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Local Government Data Unit ~ Wales

If a very large number of answer options is needed, the question may be too open and it may be necessary to rephrase the question to make it more specific. Alternatively, the question could be split into a number of separate questions with fewer options listed for each. For the previous example, the answer options could be split into two categories: for personal reasons and service reasons. In the question below - a generic poor public transport service reason is included within a list of personal reasons; this particular option could then provide routing to a second question asking respondents specifically about why public transport is unsuitable.
Example - What is the main reason that you have not used public transport in the last seven days?
Poor public transport service
Use my own car/get lifts
Need a car for or at work
Work unsocial or unusual hours
Health reasons
Disability
Too much to carry
Prefer to walk
Prefer to cycle
Live centrally or within walking distance
Have been away
No need
(If the respondent answers poor public transport service, they get asked the following question.) What is/are the main reason/s why you consider public transport to be poor?
Inconvenient
Too expensive
Lack of service
Too infrequent
Public transport is unreliable
No direct route
Takes too long
Difficult access or on and off steps
Uncomfortable
Safety
Long walk to bus-stop
Using more than three or four answer options in telephone interviews should be avoided.
For face-to-face interviews the number of answer options can be increased by using a showcard. For both showcards and self-completion questionnaires, lists of more than 10 answer options should be avoided wherever possible.

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Ensure that the answer options create a suitable frame of reference for the respondent Example - How long did you spend watching television yesterday?
Answer option list 1:
Did not watch any television yesterday
Less than 10 minutes
At least 10 minutes but less than 30 minutes
At least 30 minutes but less than 1 hour
At least 1 hour
Answer option list 2:
Did not watch any television yesterday
Less than 2 hours
At least 2 hours but less than 4 hours
At least 4 hours but less than 6 hours
At least 6 hours
Answer option lists can provide an important source of information for the respondent, so great care should be used to determine which answer options are appropriate. In this example, the answer option lists might be interpreted by the respondent as representing everyone else’s television watching habits. And so, the respondent’s answer choice may be influenced by its position in the list.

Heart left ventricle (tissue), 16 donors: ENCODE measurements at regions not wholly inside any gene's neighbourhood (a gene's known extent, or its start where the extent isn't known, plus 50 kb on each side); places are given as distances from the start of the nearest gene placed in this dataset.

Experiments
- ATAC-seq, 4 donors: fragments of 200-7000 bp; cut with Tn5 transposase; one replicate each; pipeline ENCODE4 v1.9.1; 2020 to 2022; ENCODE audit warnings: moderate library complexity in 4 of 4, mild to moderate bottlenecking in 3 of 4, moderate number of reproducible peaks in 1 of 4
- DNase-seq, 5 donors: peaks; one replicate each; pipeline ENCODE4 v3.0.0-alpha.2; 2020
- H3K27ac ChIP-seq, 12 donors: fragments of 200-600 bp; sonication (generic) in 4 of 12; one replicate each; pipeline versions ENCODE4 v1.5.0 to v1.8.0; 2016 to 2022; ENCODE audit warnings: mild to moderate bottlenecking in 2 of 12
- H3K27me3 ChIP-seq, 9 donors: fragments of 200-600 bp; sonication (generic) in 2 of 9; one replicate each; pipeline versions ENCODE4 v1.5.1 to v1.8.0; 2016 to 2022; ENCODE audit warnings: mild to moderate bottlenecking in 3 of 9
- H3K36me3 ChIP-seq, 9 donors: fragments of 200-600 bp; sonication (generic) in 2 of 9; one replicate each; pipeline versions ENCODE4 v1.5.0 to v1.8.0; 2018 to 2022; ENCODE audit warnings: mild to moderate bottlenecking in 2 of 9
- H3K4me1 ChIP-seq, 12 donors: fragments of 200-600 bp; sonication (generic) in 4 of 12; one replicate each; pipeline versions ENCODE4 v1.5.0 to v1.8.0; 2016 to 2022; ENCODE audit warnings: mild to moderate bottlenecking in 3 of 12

The answer options can affect the respondent’s interpretation of ambiguous terms in the question. Using Answer option list 1, a respondent may be more inclined to exclude time spent watching DVDs or any time spent watching television while doing something else at the same time.
Ensure appropriate use of don’t know, no opinion and not applicable answer options Yes
No
Don’t know
Don’t know answer options can sometimes provide an easy (and unnecessary) option for the respondent, as in the previous example.
However, it is important that the respondent is always able to answer the question given to them. This is achieved by providing answer options that adequately represent their responses and, if necessary, including don’t know or no opinion options. The worst possible outcome is that respondents have to provide false answers just to continue through the questionnaire.
Although it is very unlikely that a question would include both don’t know and no opinion answer options, it is important to note that they are not equivalent. Both don’t know and no opinion options can be replaced by a preceding filter question if necessary.
Do not reinvent questions
Question banks are valuable tools used to identify possible questions to be included within a questionnaire. Use these to see whether other surveys have already developed and tested questions that meet your objectives. See Appendix 4 for further details.

Local Government Data Unit ~ Wales

Example – Do you have use of a car for activities such as visiting local shops or going to the doctor?

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Local Government Data Unit ~ Wales

5.

Factual question design guidelines

Questions which ask about facts, past behaviour or events are factual questions; obvious examples are questions on age, sex or where people work. In addition to using the general question guidelines, you should consider the respondent’s ability to answer the question effectively, and whether their memory is a reliable source of information.
Appendix 1 summarises these guidelines in the form of an easy to use checklist.
Provide definitions for unfamiliar concepts
Example - Have you used or contacted anyone about your local recycling facilities during the last 12 months? By local recycling facilities we mean your kerbside collection and other sites such as bottle banks and civic amenities (e.g. local tip).